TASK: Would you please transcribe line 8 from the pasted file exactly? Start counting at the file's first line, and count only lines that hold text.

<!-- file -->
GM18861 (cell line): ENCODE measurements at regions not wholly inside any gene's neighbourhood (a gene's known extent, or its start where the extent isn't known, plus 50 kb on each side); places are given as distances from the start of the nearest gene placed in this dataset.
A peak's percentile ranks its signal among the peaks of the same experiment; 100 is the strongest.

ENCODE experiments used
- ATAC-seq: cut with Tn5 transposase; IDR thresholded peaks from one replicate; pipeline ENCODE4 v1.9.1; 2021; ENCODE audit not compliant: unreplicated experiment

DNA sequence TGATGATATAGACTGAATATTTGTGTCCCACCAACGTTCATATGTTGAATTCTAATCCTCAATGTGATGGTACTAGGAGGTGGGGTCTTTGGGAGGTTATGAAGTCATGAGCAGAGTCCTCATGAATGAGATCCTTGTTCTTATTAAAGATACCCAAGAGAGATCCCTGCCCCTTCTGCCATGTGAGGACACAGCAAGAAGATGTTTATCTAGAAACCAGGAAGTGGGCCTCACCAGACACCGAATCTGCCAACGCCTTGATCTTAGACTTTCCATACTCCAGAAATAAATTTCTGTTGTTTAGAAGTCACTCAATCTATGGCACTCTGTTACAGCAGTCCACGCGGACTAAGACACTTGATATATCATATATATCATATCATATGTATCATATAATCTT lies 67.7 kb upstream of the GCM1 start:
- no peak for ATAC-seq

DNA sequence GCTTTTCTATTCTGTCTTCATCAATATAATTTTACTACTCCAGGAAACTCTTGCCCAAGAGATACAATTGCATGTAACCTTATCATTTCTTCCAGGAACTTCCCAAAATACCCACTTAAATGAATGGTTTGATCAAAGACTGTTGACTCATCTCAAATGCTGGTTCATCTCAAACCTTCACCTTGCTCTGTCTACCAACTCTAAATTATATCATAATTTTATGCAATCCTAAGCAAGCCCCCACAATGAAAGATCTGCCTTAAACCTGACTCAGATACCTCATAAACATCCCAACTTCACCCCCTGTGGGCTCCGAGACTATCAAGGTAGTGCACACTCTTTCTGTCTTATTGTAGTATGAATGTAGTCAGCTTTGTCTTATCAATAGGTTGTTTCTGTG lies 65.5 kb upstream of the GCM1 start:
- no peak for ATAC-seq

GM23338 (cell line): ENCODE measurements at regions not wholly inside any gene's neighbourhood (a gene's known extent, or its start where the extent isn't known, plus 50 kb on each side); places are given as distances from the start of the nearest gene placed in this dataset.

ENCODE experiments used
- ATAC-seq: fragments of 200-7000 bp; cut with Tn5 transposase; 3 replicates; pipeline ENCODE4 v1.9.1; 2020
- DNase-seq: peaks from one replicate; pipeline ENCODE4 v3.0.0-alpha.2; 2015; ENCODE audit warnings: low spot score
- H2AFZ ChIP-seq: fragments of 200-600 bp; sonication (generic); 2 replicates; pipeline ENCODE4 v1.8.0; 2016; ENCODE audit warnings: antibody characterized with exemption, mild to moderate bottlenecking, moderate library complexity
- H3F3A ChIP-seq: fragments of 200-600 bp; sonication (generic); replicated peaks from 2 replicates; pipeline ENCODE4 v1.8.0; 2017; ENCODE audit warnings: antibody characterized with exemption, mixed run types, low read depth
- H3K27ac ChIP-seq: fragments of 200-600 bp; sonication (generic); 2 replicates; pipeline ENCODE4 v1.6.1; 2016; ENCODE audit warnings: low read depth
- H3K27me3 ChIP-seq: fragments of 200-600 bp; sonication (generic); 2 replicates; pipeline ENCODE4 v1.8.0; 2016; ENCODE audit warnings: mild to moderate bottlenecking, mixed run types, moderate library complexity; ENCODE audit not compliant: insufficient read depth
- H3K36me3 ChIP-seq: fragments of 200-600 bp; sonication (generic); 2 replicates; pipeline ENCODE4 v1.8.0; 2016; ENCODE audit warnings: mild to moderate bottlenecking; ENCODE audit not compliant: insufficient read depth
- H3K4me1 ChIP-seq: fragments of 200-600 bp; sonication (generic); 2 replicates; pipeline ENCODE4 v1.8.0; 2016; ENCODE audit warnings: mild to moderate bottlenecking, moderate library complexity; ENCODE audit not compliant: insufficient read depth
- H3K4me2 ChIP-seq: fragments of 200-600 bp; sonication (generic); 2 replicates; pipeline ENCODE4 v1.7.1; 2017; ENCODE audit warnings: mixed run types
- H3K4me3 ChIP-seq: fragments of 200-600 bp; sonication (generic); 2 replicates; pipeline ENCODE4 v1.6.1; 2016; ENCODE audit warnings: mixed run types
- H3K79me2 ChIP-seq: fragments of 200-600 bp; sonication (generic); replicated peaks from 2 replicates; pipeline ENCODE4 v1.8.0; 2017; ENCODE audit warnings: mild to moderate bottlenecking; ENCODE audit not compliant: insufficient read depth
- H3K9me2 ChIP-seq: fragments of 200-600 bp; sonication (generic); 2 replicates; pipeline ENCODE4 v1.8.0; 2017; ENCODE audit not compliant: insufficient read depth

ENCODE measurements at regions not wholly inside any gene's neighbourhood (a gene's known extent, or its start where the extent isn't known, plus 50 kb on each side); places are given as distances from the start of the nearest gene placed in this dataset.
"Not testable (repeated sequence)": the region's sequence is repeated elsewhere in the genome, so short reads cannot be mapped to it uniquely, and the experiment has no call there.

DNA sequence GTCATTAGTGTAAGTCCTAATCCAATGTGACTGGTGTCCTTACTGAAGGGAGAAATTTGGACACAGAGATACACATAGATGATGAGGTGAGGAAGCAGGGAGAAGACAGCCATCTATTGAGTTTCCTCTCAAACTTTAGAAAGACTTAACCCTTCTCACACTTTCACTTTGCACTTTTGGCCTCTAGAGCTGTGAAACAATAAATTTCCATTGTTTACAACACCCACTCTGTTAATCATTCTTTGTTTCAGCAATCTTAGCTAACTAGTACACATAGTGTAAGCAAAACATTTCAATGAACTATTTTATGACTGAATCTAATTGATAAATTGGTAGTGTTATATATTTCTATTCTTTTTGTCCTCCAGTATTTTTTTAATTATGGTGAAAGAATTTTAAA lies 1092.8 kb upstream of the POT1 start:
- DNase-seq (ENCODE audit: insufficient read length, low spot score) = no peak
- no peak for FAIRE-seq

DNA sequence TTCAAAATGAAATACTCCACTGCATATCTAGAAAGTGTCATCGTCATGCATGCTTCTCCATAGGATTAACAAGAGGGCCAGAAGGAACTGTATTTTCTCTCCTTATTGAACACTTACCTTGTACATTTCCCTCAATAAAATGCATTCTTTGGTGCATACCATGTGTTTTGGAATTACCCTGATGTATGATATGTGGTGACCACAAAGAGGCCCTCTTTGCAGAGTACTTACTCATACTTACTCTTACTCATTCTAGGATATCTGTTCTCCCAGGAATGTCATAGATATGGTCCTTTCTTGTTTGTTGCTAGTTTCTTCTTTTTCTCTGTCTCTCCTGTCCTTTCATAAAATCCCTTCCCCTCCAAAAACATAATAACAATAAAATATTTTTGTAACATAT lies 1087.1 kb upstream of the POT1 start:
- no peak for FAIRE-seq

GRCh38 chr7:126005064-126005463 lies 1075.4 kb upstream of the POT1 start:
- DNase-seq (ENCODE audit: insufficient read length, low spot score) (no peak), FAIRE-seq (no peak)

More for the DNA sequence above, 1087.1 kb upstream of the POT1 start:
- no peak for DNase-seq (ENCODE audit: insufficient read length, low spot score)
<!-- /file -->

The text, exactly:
- no peak for ATAC-seq